Presbyters Uniwersytet Warszawski
ER 1271
Cyprian, bishop of Carthage (North Africa), apologises to Cornelius, bishop of Rome, that while Cyprian was in Hadrumetum (North Africa), the letters of the presbyters of the city were addressed to the presbyters and deacons of Rome, and not to Cornelius. Cyprian, Letter 48, AD 251.
Epistula 48
Cyprianus Cornelio fratri s[alutem].
I. Legi litteras tuas, frater carissime, quas per Primitiuum conpresbyterum nostrum misisti, in quibus te conperi motum quod cum de Hadrumetina colonia Polycarpi nomine ad te litterae dirigerentur, posteaquam nos, ego et Liberalis, in eundem locum uenissemus, coepissent illuc ad presbyteros et diaconos litterae dirigi.
II,1. Quod scire te uolumus et pro certo credere nulla id leuitate aut contumelia factum. Sed cum statuissemus collegae conplures qui in unum conueneramus ut legatis ad uos coepiscopis nostris Caldonio et Fortunato missis omnia interim integra suspenderentur, donec ad nos idem collegae nostri rebus illic aut ad pacem redactis aut pro ueritate conpertis redirent, presbyteri et diaconi in Hadrumetino consistentes Polycarpo coepiscopo nostro absente ignorabant quid nobis in commune placuisset.
2. At ubi nos in praesentiam uenimus, conperto consilio nostro ipsi quoque id quod et ceteri obseruare coeperunt, ut in nullo ecclesiarum istic consistentium consensio discreparet.
(ed. Diercks 1994: 228-229)
Letter 48
Cyprian to Cornelius his brother, greeting.
I. I have read your letters, dearest brother, which you sent by Primitivus our co-presbyter, in which I perceived that you were annoyed that, whereas letters from the Adrumetine colony in the name of Polycarp were directed to you, yet after Liberalis and I came to that place, letters began to be directed thence to the presbyters and to the deacons.
II,1. In respect of which I wish you to know, and certainly to believe, that it was done from no levity or contempt. But when several of our colleagues who had assembled into one place had determined that, while our co-bishops Caldonius and Fortunatus were sent as ambassadors to you, all things should be in the meantime suspended as they were, until the same colleagues of ours, having reduced matters there to peace, or, having discovered their truth, should return to us. The presbyters and deacons abiding in the Adrumetine colony, in the absence of our co-bishop Polycarp, were ignorant of what had been decided in common by us,
2. but when we came before them, and our purpose was understood, they themselves also began to observe what the others did, so that the agreement of the churches abiding there was in no respect broken.


Primitivus is named as "fellow presbyter" by Cyprian here, but it is unclear whether he belongs to the clergy of Rome or of Carthage.
The election of Cornelius in Rome was contested, so the support of the African bishops, especially Cyprian, was important for him. This is why Cornelius was annoyed that the clergy of Hadrumetum addressed their letters to the presbyters and deacons of Rome, and not to Cornelius, as if not accepting his election. Cyprian reassures Cornelius that the presbyters of Hadrumetum were not informed about the decisions of Cyprian to support Cornelius, and the will refer to him from now on.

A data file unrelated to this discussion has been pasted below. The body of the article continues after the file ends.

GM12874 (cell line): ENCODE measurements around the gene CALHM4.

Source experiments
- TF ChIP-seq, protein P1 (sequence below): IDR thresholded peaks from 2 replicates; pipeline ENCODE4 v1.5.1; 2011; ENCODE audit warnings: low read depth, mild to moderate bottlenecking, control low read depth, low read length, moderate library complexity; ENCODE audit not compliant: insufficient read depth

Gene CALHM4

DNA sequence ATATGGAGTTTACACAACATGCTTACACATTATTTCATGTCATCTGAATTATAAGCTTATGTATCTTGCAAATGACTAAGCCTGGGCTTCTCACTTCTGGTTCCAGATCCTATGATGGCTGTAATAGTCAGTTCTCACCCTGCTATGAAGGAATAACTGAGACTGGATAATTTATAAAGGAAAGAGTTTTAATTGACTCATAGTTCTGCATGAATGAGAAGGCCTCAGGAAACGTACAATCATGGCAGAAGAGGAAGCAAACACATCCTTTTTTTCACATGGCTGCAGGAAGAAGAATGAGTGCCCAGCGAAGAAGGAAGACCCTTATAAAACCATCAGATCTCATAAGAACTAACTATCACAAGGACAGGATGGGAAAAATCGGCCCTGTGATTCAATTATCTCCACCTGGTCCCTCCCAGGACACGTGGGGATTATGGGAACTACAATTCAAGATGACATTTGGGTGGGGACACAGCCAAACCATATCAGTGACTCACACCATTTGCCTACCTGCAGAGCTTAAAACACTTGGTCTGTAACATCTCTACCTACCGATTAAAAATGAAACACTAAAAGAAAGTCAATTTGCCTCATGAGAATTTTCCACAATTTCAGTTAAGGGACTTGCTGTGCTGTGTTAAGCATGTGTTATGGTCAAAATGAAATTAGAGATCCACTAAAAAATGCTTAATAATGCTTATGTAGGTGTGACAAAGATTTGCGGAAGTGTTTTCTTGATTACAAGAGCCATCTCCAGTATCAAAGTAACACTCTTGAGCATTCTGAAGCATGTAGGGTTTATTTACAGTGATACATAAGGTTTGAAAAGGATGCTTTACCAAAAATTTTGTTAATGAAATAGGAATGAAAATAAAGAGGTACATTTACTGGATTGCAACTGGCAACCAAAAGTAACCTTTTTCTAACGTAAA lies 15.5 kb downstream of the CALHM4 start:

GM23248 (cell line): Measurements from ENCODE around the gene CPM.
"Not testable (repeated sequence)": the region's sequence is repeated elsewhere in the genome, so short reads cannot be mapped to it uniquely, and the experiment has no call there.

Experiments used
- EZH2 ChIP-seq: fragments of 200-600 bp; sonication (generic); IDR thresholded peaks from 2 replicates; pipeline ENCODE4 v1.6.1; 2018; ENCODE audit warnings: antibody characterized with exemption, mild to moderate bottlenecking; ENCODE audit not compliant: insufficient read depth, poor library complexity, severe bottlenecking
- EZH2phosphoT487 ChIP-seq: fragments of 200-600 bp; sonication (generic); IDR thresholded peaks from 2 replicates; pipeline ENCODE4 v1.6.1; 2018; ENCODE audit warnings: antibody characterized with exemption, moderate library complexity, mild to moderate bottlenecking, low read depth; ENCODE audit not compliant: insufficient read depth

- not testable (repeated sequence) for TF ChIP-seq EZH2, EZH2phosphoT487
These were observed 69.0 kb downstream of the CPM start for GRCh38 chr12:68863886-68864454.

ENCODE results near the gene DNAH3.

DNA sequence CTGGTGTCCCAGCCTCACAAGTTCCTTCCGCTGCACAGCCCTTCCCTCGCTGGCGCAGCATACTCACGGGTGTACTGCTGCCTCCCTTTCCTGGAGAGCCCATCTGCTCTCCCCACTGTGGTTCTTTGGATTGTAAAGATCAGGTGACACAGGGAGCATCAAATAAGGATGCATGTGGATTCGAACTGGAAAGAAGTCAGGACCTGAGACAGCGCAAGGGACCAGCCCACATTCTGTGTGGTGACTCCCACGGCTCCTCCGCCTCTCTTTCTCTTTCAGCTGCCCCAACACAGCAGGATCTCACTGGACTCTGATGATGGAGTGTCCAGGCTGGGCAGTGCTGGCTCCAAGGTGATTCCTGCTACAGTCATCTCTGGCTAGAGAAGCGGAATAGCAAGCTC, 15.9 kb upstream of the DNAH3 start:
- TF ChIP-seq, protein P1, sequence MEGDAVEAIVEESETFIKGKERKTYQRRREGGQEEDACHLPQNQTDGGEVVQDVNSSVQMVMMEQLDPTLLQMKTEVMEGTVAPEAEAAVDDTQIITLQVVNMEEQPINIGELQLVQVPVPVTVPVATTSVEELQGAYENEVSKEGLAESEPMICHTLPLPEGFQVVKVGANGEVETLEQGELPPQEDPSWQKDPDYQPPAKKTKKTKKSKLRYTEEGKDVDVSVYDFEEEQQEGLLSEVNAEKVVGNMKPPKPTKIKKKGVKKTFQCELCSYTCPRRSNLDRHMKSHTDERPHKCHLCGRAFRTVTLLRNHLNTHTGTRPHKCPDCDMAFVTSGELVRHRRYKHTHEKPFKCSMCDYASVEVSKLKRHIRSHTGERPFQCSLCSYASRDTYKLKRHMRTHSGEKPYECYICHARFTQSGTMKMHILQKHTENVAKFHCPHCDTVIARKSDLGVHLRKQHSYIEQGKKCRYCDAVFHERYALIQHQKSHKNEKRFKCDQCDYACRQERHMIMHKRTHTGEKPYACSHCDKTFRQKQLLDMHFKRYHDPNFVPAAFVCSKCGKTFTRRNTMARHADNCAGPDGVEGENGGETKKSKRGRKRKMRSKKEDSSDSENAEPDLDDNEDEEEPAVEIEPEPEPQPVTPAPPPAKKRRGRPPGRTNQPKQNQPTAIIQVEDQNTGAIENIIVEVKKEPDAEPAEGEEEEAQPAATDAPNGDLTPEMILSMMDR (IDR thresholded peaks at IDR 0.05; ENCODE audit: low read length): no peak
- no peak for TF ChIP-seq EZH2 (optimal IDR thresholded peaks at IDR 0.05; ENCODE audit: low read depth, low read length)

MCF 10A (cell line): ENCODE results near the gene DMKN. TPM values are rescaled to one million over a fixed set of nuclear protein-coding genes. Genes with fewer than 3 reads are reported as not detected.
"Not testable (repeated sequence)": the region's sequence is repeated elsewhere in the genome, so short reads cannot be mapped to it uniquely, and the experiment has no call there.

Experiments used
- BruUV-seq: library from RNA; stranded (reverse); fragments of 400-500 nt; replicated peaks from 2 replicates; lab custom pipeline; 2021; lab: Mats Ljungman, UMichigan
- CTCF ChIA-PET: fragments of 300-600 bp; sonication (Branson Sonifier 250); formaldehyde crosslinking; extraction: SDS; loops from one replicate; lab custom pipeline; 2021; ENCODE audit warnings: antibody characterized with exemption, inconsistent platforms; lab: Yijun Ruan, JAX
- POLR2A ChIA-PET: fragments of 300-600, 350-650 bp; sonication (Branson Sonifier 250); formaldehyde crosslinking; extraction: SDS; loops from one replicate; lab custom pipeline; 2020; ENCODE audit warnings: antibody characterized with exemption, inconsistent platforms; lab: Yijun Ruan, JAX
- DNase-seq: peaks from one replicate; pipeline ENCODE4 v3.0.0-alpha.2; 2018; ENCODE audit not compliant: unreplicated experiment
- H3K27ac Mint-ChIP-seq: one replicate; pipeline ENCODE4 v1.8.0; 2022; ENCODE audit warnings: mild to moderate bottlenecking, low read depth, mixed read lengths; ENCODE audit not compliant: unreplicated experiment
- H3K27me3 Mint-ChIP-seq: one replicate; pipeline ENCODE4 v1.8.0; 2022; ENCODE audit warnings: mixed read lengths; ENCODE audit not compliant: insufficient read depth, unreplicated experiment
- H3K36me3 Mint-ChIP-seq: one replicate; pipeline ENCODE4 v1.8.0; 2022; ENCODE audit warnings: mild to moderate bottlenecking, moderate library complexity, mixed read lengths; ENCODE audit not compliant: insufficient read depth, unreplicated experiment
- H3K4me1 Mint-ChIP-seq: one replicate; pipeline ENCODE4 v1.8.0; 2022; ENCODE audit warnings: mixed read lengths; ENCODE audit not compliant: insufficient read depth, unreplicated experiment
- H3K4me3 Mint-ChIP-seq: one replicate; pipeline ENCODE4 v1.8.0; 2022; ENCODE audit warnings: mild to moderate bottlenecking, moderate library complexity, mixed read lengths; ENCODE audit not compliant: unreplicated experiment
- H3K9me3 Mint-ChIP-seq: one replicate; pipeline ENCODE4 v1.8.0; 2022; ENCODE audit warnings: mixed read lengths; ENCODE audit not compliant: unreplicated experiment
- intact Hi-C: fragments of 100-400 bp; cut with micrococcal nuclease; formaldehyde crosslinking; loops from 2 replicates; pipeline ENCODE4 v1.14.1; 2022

Place of event:

  • Latin North Africa
  • Rome
  • Carthage
  • Hadrumetum
  • Rome

About the source:

Author: Cyprian
Title: Letters, Epistulae, Epistolae
Origin: Carthage (Latin North Africa)
Denomination: Catholic/Nicene/Chalcedonian
Cyprian was born probably about AD 200. He converted to Christianity in about 245 and in 248 was elected Bishop of Carthage. Soon after, the Decian persecution began (in 249/250) and Cyprian went into hiding. In 251 he returned to the city. Under Valerian, he was exiled in 257 and executed in 258. The epistolary of Cyprian consists of 81 letters (16 of them by his correspondents, and 6 synodal or collective), the majority of them are from the period of 250-251, when they were the means of Cyprian`s communication with his clergy. They offer us a wide view on the organization of the Church in Carthage in the middle of the third century, her relation with the Church of Rome, on the development of the persecutions, and on the conflicts that they caused inside the Church.
Different numerations of Cyprian's letters exist, I follow the edition of Diercks in Corpus Christianorum.
G.F. Diercks ed., Sancti Cypriani Episcopi Epistularium. Epistulae 1-57, Corpus Christianorum. Series Latina 3B, Turnhout 1994.


Writing activity - Correspondence
    Travel and change of residence
    Ecclesiastical administration - Ecclesiastical envoy
    Ecclesiastical administration
      Described by a title - Conpresbyter
      Please quote this record referring to its author, database name, number, and, if possible, stable URL: S. Adamiak, Presbyters in the Late Antique West, ER1271,